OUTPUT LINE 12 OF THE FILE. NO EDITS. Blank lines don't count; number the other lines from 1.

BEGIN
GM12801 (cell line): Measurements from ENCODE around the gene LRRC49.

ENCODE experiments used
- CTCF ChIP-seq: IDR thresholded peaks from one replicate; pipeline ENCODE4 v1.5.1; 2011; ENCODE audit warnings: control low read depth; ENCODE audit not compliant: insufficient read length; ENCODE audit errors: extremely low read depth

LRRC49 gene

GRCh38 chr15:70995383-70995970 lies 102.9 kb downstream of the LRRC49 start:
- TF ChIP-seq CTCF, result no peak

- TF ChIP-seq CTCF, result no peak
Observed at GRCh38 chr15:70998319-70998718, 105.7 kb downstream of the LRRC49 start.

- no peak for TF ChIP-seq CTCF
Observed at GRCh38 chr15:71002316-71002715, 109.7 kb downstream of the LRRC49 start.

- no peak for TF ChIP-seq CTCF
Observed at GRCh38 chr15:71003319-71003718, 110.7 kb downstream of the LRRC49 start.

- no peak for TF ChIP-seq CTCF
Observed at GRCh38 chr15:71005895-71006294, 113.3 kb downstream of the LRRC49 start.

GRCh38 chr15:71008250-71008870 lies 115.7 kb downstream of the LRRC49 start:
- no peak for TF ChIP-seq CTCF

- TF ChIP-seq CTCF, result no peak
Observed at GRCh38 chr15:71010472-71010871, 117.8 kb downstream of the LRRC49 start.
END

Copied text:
Observed at GRCh38 chr15:71003319-71003718, 110.7 kb downstream of the LRRC49 start.